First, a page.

Following the collapse the Warsaw Pact and dissolution of Czechoslovakia, the Czech Republic has become a member of NATO and its army has been transformed into an all-professional force intended both to defend its sovereign territory and participate in foreign deployments either with NATO or the EU. Two new publications from Tankograd Publishing (the 2nd part reviewed separately) cover the new Czech Army with its eclectic range of equipment ranging from the standard Warsaw Pact gear to newly-purchased equipment from other European countries. As befits a country with a history of the manufacture of heavy equipment, there are many indigenous vehicles and some unique conversions serving alongside them.
The current organization of the Czech Army is outlined in the Introduction, the remainder of the 64 page book is devoted to 132 previously unpublished colour photographs of equipment, mainly photographed in the field, described with informative captions. Photographs are always of the entire vehicle, there are no close-up detail views. The book is written in both German and English text throughout, in line with most of Tankograd Publications’ productions, with the English translations reflecting the German text well. Coverage in the book is arranged by unit, which is useful as it shows the full range of vehicles deployed, though actual TO&Es are lacking, which is something I miss. Sections include:
Mechanized Forces Rapid Deployment Forces NBC Defense Communications Tank Active Reserve Fire Department Military Police Field Hospital Air Base and Helicopters
Rather than list everything shown in each section, I’ve only summarized the highlights below.
"7th Mechanized Brigade" Photographs cover the full range of vehicles used, including softskins. The basic infantry carrier is the BVP-2, a license-built version of the BMP-2, which is shown in both basic khaki and Czech seasonal camouflage. Most of the support vehicles are derived from old BVP-1s (BMP-1), converted into reconnaissance version (BRDM-2 turret), ambulances, command vehicles and some remarkable-looking 120mm mortar carriers on extended hulls. Heavy support is provided by the T-72M4CZ, a heavily modified and re-engined version of the Warsaw Pact stalwart. Soft vehicles are various versions of the ubiquitous Tatra and Praga.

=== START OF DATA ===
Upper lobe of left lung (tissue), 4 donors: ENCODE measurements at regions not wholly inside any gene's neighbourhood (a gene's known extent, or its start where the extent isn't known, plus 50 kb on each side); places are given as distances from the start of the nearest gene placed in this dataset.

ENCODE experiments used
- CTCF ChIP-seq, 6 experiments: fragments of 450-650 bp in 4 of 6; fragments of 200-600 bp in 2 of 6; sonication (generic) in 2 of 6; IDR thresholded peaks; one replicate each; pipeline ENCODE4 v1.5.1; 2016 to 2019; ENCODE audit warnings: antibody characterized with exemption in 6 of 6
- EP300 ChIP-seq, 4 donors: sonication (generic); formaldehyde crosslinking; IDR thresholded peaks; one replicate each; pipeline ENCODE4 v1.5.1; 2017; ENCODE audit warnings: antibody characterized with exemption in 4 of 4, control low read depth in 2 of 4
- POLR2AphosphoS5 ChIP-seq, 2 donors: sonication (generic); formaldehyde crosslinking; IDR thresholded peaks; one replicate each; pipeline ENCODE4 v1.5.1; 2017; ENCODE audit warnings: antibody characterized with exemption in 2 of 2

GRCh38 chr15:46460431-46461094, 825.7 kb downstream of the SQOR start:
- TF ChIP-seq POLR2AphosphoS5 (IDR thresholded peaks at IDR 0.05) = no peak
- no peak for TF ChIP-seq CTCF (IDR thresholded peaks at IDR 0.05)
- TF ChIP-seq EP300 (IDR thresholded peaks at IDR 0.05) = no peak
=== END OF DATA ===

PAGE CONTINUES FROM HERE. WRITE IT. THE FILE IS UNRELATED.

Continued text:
"4th Rapid Deployment Brigade" As befits its status there are more unarmoured vehicles, including new Land Rover Defender 110s, together with a mixture of old and new communications carriers. The armour here is provided by further BVP-2s.
"102 Reconnaissance Brigade" Equipped with modified BVP-1s (retaining the 73mm gun) and UAVs, which are transported on Tatra 4X4s and recovered by Land Rover Defender 90s.
"31st NBC Defense Brigade" A variety of old and new kit shown with the old BRDM-2RCh (BRDM-2RKm) supported by new reconnaissance vehicles based on the Land Rover. Decontamination and other support vehicles are also covered.
Other coverage includes the Tank Active Reserve unit with some more elderly T-72s and the Military Police. This section includes a gunship version of the Tatra T815 intended for use in Afghanistan. The volume winds down with Air Force support vehicles and Hospital Base units including the last few OT-64 8-wheeled APCs converted into armoured ambulances and soon to be replaced. There is short section on tactical camouflage which is largely based on washable tactical schemes applied seasonally, which guarantees a wide range of patterns. Finally the helicopters of the Czech Air Force are shown, these are old Warsaw Pact favourites, the Mi24 and Mi-17, together with the Polish Sokol W-3A, all painted in a three-tone scheme consisting of two greys and olive green.
The remaining units and future developments are covered in Part 2.
All in all, the book shows a mixed bag of equipment that reflects the history of the Czech Armed Forces. I wasn’t sure when I started reading the book how much it would interest me, but it brought back quite a few memories of the '80s when I was very interested in the subject of Warsaw Pact armies. Of course the depth of the coverage available then was nothing like as impressive as this book, and who at that time would have predicted that the Czech Republic would have become a part of NATO?
Thanks to Tankograd Publishing for providing the review copy.
Highs: Excellent photographs showing a wide range of vehicles, including old Warsaw Pact, modern European and some unique Czech conversions. Some coverage of the organization of the modern Czech Army. Dual German/English text.Lows: May be a little obscure for some, and there are no detailed TO&Es which I would have liked.Verdict: Shows how one army is meeting the challenge of transforming itself from the days of the Cold War. Usual excellent photgraphic coverage that we've come to expect from Tankograd.
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About David Maynard (Drader) FROM: WALES, UNITED KINGDOM
From south Wales originally, I became an archaeologist by chance and have continued being one for about 20 years. Which is a lot of mud shifted. The nursing home where I was born is now part of the Celtic Manor and, by a nice bit of irony, I did the archaeology for several of their golf courses. I h...